AO.com extended warranty – the hard sell

Our 1997 AEG Lavamat washing machine is demised. The motor finally gave up the ghost, and Electrolux (AEG) no longer stocks the spares – and even if they did, the cost of buying a new motor for such an old machine is debatable. AEG and Samsung make the machines that clean the best (according to Consumers Association tests), so another AEG it was. Unfortunately our local shop, Ruislip Appliances, is shut for the holidays so on-line shopping it was, and  AO.com had a suitable replacement that can be delivered next day. And helpfully, they agreed to take away an old dishwasher too, having paid to take away the old washing machine.

To get the latter deal, I had to order by telephone. After concluding this, the guy on the end launched in to explaining the fabulous after-care service they offered – at a price. Basically they’ll fix stuff that’s “not covered by the warranty”, such as accidental damage and bits wearing out – like bearings and door seals. Eh? Doesn’t the AEG warranty cover premature failure of non-consumable items? If a car was warranted for a year and you wheel bearings wore out just because you were driving it (reasonable distances) then you’d expect it to be fixed. Tyres are another matter; they’re consumable.

I checked the AEG warranty exclusions, and nothing like this was excluded. Basically commercial use, improper use and accidental damage. Anything else they’d fix. And their warranty lasts five years – which tells me they reckon their product won’t break down and have the data to prove it.

AO.com’s warranty excludes stuff covered by the manufacturers warranty, so that leaves very little to cover. “Ah yes, but if we can’t fix it we’ll give you a new comparable model!”. AEG would have to do the same, if it came to it. But if you read their T+C, AO.com will only do this as a last resort and they will automatically cancel your policy.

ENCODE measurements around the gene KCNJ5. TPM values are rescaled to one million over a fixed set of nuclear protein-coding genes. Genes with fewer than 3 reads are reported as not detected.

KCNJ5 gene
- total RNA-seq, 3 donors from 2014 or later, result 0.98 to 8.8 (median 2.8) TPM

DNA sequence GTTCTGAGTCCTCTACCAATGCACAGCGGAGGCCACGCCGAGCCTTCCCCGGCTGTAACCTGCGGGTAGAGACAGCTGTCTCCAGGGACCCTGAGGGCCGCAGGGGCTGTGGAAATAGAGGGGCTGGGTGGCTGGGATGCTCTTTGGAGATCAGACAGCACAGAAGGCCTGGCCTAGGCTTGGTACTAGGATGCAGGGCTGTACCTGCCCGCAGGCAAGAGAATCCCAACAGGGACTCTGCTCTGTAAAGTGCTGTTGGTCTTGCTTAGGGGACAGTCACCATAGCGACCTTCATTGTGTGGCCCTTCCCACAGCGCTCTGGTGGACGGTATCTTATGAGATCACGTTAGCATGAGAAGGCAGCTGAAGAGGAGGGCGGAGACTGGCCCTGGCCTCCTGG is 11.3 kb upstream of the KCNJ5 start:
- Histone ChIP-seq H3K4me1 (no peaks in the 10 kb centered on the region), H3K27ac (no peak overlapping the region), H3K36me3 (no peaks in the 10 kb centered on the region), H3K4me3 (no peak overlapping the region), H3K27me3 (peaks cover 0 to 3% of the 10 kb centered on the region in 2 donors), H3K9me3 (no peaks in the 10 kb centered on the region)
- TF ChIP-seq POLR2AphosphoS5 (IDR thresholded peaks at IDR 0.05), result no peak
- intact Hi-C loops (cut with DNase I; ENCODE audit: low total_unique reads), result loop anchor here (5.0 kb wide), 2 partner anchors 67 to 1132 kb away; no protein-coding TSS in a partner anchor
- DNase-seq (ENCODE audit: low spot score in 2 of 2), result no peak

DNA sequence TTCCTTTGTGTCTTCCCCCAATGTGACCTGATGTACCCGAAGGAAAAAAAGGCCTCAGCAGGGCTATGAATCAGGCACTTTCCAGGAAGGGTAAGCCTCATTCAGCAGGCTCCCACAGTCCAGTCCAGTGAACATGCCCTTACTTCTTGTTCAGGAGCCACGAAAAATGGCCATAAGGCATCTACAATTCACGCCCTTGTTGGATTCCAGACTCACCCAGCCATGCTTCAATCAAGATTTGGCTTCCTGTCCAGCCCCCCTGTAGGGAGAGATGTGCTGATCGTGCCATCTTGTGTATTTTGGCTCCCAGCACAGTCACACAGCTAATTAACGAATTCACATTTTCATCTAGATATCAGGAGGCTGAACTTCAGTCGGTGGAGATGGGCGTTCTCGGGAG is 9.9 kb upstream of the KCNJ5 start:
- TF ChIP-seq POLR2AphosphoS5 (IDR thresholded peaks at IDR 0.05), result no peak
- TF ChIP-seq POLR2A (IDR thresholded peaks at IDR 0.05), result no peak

So for this little extra protection, how much did they want? Well to cover this £500 washing machine for five years it worked out at £450. Basically, where their warranty takes over from AEG’s, you’ll have already paid out the cost of a new one. If the machine was a write-off after ten years (reasonable for an AEG machine), you’d have paid for a new one twice over.

The warranties are actually called product protection plans internally, and they’re sold by AO on behalf of a third party – Domestic and General Services Ltd. They administer the plans, collect the money from the customers and pay a commission to AO

In Y/E 2014, AO.com sold £18m worth of these dubious warranties, and the value is increasing. They’ve been a bit coy about mentioning the figures in subsequent published accounts. If you’re the kind of person that’s totally unable to save up for a new appliance, it may be worth it as a saving scheme – a sort of pre-paid expensive credit option. If you pay up-front for what you buy it’s as much use as a cardboard washing machine.

I feel an OFT investigation coming on. Followed by “haveigotao.com” and similar sites.

One of the significant risks to AO Group’s future is desertion by customers (according to their Annual Report and Accounts 2015). I’m afraid the hard-sell of a dodgy product on the telephone during my first order left me questioning whether I wanted to deal with these people then, or ever again. They don’t have a price advantage over local independent dealers, and I don’t get taken for a fool by the locals either.

Other impressions of AO were good. But the washing machine hasn’t turned up yet!

How fraudulent sellers operate on Amazon

Mail order fraud is nothing new. There’s the apocryphal story from the 1950’s, and probably earlier, of the newspaper advert for Ever-lasting Slug Killer, “guaranteed to kill slugs indefinitely”. Respondents received two rocks, with instructions to place the slug on the first one and hit it with the second.